The Venue’s Responsibilities for Your Art Exhibit

Walker Fine Art Gallery

As with any business arrangement, what an art venue agrees to take care for your exhibit of will depend on the venue. While non-art venues might leave everything up to the artist, there are certain things you should expect from any art venue.

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The Artist's Responsibilities for Any Exhibit

As an exhibiting artist, you have responsibilities. Never assume that venues (art galleries, nonprofit spaces, co-ops) will do all of the work for you. Here’s a list of things to think about.

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Plan Your Exhibition with a Scale Model

Ellen Soffer gallery model

A scale model helps you decide what artwork to include in your upcoming exhibit. It’s no small feat, but building a model can also help you conquer the unknown and alleviate any anxieties. Take a look at Ellen Soffer’s cardboard gallery model.

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Embrace a Space and Get Your Art Out There

She wasn’t expecting much.

When the opportunity to show at the public library arose, Sherrie York said Yes. But not because she thought it was the opportunity of a lifetime. It was, after all, a library and libraries aren’t known for showing art.

Sherrie said Yes because she is seeking fresh exhibit opportunities, and this was a new venue. She embraced the space.

Imagine her surprise when the library system selected Sherrie as their featured artist for February. As a result, her work is highlighted in their district-wide newsletter and is the subject of a 5-minute spot on their local TV show.

The library produced a handsome video for the TV show, which Sherrie can use to promote her art. She’s already started sharing it, and I’m sure she would want for you to see it, too.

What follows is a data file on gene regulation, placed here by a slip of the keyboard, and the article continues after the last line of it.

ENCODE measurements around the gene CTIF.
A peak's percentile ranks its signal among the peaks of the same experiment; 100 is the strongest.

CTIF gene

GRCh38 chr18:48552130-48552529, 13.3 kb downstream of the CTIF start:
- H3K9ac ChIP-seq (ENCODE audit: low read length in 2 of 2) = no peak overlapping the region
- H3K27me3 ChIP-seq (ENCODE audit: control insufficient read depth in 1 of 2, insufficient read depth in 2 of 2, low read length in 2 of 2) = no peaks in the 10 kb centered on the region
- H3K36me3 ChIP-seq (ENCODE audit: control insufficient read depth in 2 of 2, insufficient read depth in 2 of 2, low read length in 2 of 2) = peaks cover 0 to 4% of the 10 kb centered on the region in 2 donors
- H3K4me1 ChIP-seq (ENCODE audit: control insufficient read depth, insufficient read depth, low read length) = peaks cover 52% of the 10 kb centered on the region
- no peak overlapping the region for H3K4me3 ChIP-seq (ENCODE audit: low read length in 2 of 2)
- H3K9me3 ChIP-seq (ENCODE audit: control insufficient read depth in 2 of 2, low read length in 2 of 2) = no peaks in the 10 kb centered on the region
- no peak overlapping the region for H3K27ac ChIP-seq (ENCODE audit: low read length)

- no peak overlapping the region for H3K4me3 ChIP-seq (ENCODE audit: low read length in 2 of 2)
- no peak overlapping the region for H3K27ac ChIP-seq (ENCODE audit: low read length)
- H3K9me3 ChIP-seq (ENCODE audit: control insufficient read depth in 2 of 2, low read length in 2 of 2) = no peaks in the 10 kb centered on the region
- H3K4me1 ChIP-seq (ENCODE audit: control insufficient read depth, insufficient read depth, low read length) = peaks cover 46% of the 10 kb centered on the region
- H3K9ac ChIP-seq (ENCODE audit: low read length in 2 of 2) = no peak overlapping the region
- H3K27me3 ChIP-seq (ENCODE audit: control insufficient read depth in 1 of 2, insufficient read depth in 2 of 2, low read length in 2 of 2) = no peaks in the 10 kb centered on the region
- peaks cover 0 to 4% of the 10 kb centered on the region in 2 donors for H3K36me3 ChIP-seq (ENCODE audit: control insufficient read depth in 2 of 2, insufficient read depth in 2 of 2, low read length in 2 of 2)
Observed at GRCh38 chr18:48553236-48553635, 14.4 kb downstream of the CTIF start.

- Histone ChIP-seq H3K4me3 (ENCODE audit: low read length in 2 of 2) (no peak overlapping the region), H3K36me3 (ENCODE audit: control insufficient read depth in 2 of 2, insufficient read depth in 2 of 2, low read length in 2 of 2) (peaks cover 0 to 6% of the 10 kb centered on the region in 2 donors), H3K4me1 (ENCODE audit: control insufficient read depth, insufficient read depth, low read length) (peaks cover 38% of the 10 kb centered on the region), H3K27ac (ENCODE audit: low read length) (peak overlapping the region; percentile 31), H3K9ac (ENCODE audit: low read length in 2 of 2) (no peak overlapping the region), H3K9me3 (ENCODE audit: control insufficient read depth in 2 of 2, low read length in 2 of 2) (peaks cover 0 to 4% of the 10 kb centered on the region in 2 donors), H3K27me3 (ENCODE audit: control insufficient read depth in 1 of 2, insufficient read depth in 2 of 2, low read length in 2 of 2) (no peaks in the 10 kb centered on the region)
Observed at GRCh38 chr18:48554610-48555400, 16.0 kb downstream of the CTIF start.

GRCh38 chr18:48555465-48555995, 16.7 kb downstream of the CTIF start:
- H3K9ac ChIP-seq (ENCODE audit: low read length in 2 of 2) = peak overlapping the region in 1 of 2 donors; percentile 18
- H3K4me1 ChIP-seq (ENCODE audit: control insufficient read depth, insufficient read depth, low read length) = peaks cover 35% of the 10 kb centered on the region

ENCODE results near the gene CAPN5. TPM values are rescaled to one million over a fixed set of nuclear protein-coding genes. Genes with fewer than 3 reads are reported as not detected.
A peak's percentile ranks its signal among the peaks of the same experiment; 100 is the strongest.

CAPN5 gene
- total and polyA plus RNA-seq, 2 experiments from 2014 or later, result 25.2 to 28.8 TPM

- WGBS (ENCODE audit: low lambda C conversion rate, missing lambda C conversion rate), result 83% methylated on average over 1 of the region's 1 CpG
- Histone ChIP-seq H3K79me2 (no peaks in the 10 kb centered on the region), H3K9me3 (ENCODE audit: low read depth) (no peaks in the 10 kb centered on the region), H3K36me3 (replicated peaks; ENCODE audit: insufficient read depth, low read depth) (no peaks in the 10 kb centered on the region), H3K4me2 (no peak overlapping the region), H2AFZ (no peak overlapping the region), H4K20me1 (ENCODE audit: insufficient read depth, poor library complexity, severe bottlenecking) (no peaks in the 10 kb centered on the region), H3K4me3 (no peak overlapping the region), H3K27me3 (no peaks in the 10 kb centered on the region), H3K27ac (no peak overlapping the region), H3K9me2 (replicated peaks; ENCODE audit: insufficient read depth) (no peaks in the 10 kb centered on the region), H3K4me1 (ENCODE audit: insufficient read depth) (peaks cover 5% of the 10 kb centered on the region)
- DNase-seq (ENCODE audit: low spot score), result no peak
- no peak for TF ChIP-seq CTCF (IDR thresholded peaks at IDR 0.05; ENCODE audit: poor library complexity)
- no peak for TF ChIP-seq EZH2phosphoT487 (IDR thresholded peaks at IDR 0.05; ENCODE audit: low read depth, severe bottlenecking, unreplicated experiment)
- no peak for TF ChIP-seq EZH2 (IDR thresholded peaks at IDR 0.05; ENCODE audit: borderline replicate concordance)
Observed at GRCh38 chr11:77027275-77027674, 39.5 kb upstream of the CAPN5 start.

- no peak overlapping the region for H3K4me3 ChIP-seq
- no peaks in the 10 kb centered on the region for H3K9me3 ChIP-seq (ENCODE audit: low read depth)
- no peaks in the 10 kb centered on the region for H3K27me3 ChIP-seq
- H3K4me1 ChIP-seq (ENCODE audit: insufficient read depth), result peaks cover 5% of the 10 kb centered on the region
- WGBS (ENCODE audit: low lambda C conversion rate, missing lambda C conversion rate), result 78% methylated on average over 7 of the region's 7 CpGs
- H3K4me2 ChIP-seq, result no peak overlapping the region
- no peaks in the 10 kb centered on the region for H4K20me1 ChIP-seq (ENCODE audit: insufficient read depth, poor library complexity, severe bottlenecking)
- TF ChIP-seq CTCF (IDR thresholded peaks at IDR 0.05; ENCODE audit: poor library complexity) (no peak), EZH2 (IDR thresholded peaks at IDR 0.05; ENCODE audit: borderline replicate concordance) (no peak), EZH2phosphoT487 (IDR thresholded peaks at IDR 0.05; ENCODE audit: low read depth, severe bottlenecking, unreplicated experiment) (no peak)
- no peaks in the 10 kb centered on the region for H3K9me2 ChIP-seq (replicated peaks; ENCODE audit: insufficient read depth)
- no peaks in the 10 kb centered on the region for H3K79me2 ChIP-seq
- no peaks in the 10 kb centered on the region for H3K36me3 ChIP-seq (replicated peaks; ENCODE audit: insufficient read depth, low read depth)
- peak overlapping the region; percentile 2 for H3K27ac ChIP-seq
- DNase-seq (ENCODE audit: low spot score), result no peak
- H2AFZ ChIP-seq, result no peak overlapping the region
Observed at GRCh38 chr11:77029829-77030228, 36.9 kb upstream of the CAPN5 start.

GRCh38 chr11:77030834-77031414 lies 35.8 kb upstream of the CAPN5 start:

Sherrie says

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Art Festival Resources: Top Advice

I recently asked on Facebook and Twitter what your favorite resources are for successful art festivals. I wasn’t really interested in resources for applying to art festivals, but in where you find tips (other than word of mouth) on improving your participation in and sales from festival experiences. Responses are posted here.

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My Favorite Things in 2010

A couple of weeks ago I encouraged you to write down all of your accomplishments for 2010. In doing this exercise for myself, I developed a list that I thought might be of interest. These didn’t necessarily come out in 2010, but I consumed them during this past year.

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Delivering Your Art to an Exhibit Venue: What to Expect

One of the most exciting times in a young art career is delivering your art to an exhibition venue for the first time. You comply with all of the preparation rules, but don’t really know what to expect when you arrive at the venue. Here’s how this scene should go down.

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An Idea for a Gallery or Studio Entrance

Gallery C Stairway

If you have a space that is open to the public, do they know they’re invited? Check out this photo and you’ll understand why I just had to walk up the stairs to the gallery.

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Publicity Resources for Promoting an Art Event

Suzanne Morlock, Kite Dreams II. Found object installation.

Other people can help you promote your art events more effectively if you offer a stash of publicity resources for their use.

Online media rooms on your site are a must-have, but you should also provide guidance for promoting specific exhibit openings, workshops, demonstrations, fundraisers, and performances. You must make it easy for others to promote you.

©2010 Suzanne Morlock, Kite Dreams II. Found object installation.

When you want help spreading the word about your events, use this publicity checklist before asking for help.

Links There must be a clear link to the event itself as well as to the page with the resources for promoting the event. Do not use home-page links. Use the precise URLs where the information can be found.

Images Include images of your art, of you with students, or of an event graphic –

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Art Marketing Action Podcast: Publicity Resources for Promoting an Art Event

Audio version of the post with the same name. Other people can help you promote your art events more effectively if you offer a stash of publicity resources. Use this publicity checklist of 6 items to prepare before asking for help.

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